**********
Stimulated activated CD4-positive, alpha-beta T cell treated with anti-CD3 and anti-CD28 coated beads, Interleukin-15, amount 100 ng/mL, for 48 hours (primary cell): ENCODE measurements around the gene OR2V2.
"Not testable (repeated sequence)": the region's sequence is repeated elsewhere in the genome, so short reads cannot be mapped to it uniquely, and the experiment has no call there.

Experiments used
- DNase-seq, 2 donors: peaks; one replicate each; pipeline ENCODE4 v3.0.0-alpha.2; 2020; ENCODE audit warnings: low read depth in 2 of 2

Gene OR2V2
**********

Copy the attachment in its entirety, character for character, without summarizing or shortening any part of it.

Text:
Stimulated activated CD4-positive, alpha-beta T cell treated with anti-CD3 and anti-CD28 coated beads, Interleukin-15, amount 100 ng/mL, for 48 hours (primary cell): ENCODE measurements around the gene OR2V2.
"Not testable (repeated sequence)": the region's sequence is repeated elsewhere in the genome, so short reads cannot be mapped to it uniquely, and the experiment has no call there.

Experiments used
- DNase-seq, 2 donors: peaks; one replicate each; pipeline ENCODE4 v3.0.0-alpha.2; 2020; ENCODE audit warnings: low read depth in 2 of 2

Gene OR2V2